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Taking Charge of Tech Transfer at the “Hutch”: Q&A With Ulrich Mueller

Linden Rhoads of the University of Washington isn’t the only person in town trying to push a powerhouse research institution to become a hotbed for startups. Ulrich Mueller joined the Fred Hutchinson Cancer Research Center in Seattle almost a year ago to be its vice president for industry relations and technology transfer. His mission: Forge more collaborations with the biotech and pharmaceutical industry without selling the institution’s soul.

The “Hutch,” as it is known, is one of the world’s leading biomedical research centers, with 2,844 employees and an annual research budget of more than $308 million in fiscal 2009. Yet it doesn’t tend to spin off companies like its peers around the country. One startup emerged from the Hutch in 2006, while the Mayo Clinic spun off nine, Massachusetts General Hospital created eight, and M.D. Anderson Cancer Center gave rise to two new companies, according to an annual survey by the Association of University Technology Managers.

Mueller previously had been managing director of technology transfer at M.D. Anderson in Houston. He has a doctorate in cell and molecular biology from Baylor University, so he can speak the language of the lab. He also was closely involved with forming two startup companies there, so he has learned how the venture capital game is played. I sat down with him at his office to ask how about what he aims to accomplish at the Hutch.

Xconomy: What kind of situation did you inherit here in terms of technology transfer? What did the lay of the land look like?

Ulrich Mueller: My predecessor did a great job of really setting up a good office and good practices as far as looking at and evaluating technologies being developed here. A real focus had been on finding startup opportunities, and obviously we’ve had some successes there with Ikaria and Apoptos. So it was very nice for me to walk in to an office that was well set up.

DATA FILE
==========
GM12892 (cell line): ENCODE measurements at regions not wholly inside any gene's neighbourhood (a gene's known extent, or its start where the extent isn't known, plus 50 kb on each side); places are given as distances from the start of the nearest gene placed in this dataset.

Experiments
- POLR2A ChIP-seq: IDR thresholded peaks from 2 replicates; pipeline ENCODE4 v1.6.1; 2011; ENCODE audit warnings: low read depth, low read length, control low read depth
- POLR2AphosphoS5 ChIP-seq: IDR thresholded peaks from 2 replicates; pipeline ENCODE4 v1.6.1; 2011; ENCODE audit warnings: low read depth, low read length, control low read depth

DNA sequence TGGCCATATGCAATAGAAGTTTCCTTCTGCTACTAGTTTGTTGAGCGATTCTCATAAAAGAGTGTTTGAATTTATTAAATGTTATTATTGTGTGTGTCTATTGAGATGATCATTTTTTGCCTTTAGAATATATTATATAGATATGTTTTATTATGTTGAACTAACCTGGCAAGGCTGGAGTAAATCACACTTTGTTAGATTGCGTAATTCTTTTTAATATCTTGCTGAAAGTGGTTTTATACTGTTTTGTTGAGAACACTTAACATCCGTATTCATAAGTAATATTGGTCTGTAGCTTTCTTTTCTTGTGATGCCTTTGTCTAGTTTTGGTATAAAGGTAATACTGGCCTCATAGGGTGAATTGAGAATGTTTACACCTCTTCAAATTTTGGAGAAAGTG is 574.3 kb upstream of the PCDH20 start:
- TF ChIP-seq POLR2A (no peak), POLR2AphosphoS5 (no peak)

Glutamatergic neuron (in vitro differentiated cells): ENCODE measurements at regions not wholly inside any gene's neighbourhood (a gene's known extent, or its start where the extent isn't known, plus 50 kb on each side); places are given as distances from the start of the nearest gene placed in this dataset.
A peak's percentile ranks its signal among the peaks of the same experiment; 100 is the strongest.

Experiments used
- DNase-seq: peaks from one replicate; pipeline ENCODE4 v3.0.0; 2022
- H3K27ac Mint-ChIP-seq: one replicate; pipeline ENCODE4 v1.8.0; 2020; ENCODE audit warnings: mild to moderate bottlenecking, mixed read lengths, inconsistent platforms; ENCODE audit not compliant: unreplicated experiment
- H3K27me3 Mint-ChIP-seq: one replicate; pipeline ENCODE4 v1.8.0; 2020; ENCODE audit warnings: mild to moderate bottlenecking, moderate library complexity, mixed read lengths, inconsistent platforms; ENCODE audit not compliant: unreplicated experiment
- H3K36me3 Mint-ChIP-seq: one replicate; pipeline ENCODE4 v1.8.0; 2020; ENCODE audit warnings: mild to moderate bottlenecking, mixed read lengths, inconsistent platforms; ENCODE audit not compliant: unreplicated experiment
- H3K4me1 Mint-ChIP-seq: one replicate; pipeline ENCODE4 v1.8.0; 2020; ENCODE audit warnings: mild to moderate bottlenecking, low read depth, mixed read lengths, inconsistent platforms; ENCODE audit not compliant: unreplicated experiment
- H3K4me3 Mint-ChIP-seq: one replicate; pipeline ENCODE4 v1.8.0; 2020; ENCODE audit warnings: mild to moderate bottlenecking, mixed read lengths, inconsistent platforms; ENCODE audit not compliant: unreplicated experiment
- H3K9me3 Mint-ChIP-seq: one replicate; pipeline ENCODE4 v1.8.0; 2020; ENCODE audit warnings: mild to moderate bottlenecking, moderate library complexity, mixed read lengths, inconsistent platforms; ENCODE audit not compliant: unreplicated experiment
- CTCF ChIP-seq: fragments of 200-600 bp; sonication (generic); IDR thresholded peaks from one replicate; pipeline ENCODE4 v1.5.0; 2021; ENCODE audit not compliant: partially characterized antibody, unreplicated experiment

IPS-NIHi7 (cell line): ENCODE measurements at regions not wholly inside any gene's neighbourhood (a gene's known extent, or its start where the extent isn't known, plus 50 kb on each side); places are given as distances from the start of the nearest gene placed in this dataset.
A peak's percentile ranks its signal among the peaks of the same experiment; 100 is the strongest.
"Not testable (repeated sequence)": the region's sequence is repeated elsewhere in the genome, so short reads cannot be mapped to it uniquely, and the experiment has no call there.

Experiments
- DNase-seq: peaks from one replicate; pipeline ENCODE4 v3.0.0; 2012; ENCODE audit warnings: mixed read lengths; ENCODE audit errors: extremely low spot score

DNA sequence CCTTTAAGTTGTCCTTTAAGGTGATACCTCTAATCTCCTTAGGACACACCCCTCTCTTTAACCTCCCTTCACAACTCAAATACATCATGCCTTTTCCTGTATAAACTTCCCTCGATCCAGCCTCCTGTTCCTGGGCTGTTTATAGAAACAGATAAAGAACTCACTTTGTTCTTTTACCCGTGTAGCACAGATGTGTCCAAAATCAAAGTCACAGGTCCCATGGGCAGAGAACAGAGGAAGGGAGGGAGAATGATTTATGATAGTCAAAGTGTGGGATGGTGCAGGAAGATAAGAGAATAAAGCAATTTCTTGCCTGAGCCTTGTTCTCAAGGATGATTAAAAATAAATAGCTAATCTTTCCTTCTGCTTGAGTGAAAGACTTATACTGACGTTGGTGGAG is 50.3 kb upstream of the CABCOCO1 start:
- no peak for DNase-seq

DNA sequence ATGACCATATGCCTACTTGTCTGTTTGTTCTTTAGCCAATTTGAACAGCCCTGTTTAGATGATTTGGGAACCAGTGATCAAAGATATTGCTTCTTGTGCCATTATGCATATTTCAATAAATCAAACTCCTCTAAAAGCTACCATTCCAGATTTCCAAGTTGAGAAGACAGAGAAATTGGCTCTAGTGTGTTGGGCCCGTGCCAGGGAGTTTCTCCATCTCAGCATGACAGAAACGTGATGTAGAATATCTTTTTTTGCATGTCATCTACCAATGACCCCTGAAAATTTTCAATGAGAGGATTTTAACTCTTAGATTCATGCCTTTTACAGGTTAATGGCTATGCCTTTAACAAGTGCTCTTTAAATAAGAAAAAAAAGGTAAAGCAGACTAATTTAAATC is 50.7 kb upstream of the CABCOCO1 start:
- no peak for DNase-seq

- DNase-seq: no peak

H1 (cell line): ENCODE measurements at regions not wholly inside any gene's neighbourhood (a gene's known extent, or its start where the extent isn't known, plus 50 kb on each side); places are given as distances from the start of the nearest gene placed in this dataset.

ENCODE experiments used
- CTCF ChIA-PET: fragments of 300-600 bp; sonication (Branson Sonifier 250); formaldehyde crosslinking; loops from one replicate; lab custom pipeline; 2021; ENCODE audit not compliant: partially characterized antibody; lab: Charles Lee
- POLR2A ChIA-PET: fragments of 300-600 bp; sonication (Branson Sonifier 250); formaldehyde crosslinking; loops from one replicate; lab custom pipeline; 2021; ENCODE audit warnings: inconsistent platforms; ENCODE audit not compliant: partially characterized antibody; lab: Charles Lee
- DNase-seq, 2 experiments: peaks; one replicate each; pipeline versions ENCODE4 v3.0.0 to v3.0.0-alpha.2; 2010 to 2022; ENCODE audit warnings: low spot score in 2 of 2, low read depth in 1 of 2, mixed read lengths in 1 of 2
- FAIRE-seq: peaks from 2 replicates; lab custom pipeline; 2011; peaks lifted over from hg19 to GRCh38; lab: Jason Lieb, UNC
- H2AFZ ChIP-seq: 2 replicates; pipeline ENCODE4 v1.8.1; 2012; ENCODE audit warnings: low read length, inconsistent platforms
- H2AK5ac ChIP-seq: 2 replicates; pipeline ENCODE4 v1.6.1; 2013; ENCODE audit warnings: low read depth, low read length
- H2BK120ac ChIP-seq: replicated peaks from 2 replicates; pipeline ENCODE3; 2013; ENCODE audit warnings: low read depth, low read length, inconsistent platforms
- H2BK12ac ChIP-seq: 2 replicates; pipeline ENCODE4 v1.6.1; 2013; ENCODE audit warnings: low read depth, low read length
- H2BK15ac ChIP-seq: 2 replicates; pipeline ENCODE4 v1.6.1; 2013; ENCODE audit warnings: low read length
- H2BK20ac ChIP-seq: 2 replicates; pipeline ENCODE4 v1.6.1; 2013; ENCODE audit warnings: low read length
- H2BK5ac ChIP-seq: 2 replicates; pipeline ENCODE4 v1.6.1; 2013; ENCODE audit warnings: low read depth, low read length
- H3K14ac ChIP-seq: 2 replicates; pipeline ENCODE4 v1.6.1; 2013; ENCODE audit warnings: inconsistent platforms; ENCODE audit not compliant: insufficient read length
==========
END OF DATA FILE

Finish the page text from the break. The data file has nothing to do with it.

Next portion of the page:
X: What was really your mandate when you came in, from Lee Hartwell (the center’s president, and a Nobel Prize-winning cancer biologist)?

UM: Both Lee and our board are really interested in seeing us continue to expand our activities. They want continued consistency in terms of helping develop technologies, and really bringing ways to expand new opportunities for our scientists, potentially through interesting new industry collaborations. It’s not just about what we can out-license, or build up and out-license to companies, or maybe even do startups every now and then when we find the right opportunity. It’s also about where we may be able to bring in technologies from companies to help some of our research programs.

X: Does that mean bringing in more sponsored research dollars from companies?

UM: Yes, in some cases. Where companies are interested in developing certain capabilities in, say, molecular diagnostics, where we have a good discovery engine. Where can we set up really collaborative, sponsored research agreements where they would fund some of that work and potentially get rights to developing products from that work.

X: What’s the biggest challenge in this job? What do you need to improve around here?

UM: A lot of what we do is an educational process for both sides. We have a lot of scientists who are very well-versed in entrepreneurial activity, but a lot of other scientists aren’t very familiar with it, and don’t understand the potential value of finding commercial partnerships. Part of our job is to work with the faculty and find the right opportunities. Not to the point of worrying about patenting every single discovery here, but finding those opportunities where working with a commercial partner makes sense.

On the outside, a lot of people don’t understand what’s being done here at the Hutch. One of the things we’re doing in this office is developing relationships with local biotech companies and the investing community, and also some of the larger groups on the West Coast and East Coast, and really providing communication on the type of things we’re doing. Maybe they’ll be interested in investing or a strategic partnership.

X: What’s surprised you here, since you’ve had a year to look under the hood? … Next Page »

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